Buy This Car

By Sudhir Venkatesh

“Remember those great Volkswagen ads?”
Alfredo Marcantonio, David Abbott, John O’Driscoll
Merrell, $65


Over 100 million people watched the Super Bowl. A recent survey found that 78 percent of viewers are more interested in watching the commercials than the game itself. Not surprising, then, that companies line up to pay the exorbitant fees to advertise during the game — $4.5 million for a 30-second commercial.

Americans weren’t always so enamored of advertisements. For much of the 20th century, ads were a humdrum affair. It was only toward the end of the 1960s that ads made people sit up and take notice. A few upstart advertising agencies shook up the white-collar Madison Avenue establishment with irreverent, in-your-face campaigns like Alka Seltzer’s “I can’t believe I ate the whole thing,” Avis’s “We try harder,” and Wisk’s “Ring around the collar.”

The agency leading the pack was Doyle Dane Bernbach. DDB achieved notoriety with a series of print advertisements for the Volkswagen Beetle. The Beetle wasn’t much to look at, nor was it terribly comfortable or speedy. So DDB poked fun at the car’s demerits. Copy like “Lemon,” “Ugly,” and “Think small” sat alongside a simple picture of the car itself. Campaigns for other VW cars soon followed, all of them quirky and as likely to promote the negative features of the car.

“Remember those great Volkswagen ads?” takes us back to this transformative period in American industry. Filled with hundreds of ads for the Beetle, the VW van, and other cars, the book chronicles DDB’s decades of work on behalf of VW.

We don’t normally think of the 1960s counterculture revolution as a time of upheaval within corporate America. But consumers were growing bored with conventional advertising. Advertising campaigns treated the audience as dupes who would respond to simplistic images and slogans. Mostly white men educated at elite schools and colleges were producing homogenous, cookie-cutter campaigns.

Bill Bernbach, Ned Doyle, and Mac Dane saw an opening. Soon, nothing was sacred. They put copywriters and artists in the same room, they made fun of products, and they took pleasure in surprising clients with unorthodox approaches.

“The irony was, the big agencies’ upright Harvard and Yale graduates were increasingly out of touch with the very people they were trying to influence,” the authors write. “Suddenly, it was the streetwise not the book-wise who were best equipped to communicate with the man on the street.”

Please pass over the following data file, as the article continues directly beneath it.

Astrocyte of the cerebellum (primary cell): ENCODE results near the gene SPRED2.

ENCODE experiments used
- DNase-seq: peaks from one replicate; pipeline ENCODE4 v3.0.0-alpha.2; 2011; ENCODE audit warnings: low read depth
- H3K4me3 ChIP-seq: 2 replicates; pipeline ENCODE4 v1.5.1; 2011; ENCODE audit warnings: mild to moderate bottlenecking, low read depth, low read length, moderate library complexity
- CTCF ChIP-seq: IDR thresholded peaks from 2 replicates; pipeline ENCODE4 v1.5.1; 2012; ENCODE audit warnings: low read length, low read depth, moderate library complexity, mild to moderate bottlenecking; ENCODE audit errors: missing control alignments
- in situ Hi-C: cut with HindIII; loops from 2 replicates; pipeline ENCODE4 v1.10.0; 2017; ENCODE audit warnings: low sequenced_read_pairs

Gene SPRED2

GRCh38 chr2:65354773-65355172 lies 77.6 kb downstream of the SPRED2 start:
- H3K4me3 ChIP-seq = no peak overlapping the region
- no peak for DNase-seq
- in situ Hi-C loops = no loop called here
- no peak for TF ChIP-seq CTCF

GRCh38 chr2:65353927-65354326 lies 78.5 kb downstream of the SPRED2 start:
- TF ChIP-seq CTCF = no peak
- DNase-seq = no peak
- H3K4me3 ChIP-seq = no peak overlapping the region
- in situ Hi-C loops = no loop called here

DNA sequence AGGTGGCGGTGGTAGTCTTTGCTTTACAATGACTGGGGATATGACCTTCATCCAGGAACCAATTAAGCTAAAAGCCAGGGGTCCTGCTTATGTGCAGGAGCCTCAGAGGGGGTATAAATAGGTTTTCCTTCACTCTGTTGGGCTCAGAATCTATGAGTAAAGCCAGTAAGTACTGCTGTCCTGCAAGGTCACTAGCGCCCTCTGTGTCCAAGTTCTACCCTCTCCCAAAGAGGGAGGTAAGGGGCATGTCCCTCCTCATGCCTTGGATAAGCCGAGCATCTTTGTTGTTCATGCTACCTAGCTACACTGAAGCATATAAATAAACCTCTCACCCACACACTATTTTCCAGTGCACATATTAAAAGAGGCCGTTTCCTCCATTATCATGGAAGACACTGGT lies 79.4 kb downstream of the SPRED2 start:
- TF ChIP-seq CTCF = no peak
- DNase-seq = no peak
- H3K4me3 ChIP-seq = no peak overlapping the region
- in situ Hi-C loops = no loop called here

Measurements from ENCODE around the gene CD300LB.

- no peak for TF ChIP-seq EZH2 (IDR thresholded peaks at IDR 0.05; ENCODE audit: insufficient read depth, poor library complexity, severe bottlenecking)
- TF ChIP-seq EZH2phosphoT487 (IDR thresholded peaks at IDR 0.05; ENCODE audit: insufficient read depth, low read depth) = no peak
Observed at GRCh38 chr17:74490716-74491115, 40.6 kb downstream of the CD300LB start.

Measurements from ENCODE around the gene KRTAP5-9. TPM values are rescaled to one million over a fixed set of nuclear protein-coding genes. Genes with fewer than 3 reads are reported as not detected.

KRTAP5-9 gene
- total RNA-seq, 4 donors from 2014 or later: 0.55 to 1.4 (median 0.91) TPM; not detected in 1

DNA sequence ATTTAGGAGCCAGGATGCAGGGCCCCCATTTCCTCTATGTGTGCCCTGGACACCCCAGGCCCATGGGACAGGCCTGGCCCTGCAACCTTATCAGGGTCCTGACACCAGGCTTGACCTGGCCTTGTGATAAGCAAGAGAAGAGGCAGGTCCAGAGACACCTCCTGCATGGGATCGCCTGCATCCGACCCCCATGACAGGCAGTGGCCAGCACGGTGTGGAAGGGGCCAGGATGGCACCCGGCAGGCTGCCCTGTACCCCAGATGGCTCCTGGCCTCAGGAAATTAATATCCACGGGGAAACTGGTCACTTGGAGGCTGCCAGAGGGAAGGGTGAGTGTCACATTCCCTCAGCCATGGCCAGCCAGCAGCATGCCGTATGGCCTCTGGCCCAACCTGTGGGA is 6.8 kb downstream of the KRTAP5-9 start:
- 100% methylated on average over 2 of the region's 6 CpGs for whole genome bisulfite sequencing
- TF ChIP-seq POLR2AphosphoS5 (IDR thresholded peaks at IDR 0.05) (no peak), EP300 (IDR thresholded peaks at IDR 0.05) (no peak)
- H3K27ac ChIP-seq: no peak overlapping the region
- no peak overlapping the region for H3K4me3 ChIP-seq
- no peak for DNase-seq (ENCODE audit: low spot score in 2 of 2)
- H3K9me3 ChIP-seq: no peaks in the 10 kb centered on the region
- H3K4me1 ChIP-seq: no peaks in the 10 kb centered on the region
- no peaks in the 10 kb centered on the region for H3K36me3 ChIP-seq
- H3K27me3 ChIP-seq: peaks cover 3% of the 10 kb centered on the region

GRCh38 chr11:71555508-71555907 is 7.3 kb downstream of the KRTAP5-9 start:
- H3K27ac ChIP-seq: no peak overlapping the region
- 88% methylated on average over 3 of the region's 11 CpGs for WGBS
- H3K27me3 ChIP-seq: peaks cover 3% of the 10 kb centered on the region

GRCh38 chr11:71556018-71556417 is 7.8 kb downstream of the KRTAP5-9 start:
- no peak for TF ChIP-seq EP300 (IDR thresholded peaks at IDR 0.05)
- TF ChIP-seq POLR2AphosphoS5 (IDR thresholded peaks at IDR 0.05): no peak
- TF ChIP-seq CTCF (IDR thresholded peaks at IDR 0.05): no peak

VW came calling and DDB broke the rules again. In some VW ads, the viewer could barely make out the car, which was small and tucked away in the corner. Other ads made fun of the company or just presented a list of all the reasons not to buy its products. But there was a method to the madness. Viewers came to expect a consistent aesthetic. The simplicity of the ads gave the impression that the company was transparent and honest. If VW wanted to create a connection with the consumer, they found the right agency to lead the way.

“Remember those great Volkswagen ads?” is an art book, not a history of advertising or even a detailed look at DDB. Don’t expect pages of text or lengthy interviews. A brief introduction gives way to chapters filled with smartly produced advertisements. The well-designed layout and the crisp photos will take you back to a time when ads were smart, thoughtful, and entertaining.



Sudhir Venkatesh is a professor of sociology at Columbia University who lives part time in East Hampton. His books include “Gang Leader for a Day” and, most recently, “Floating City: A Rogue Sociologist Lost and Found in New York’s Underground Economy.”

“Remember those great Volkswagen ads?” is out in a new edition. It features the late Julian Koenig of Bridgehampton, the copywriter on the “Think small” ad campaign, voted the best of the 20th century by Advertising Age magazine.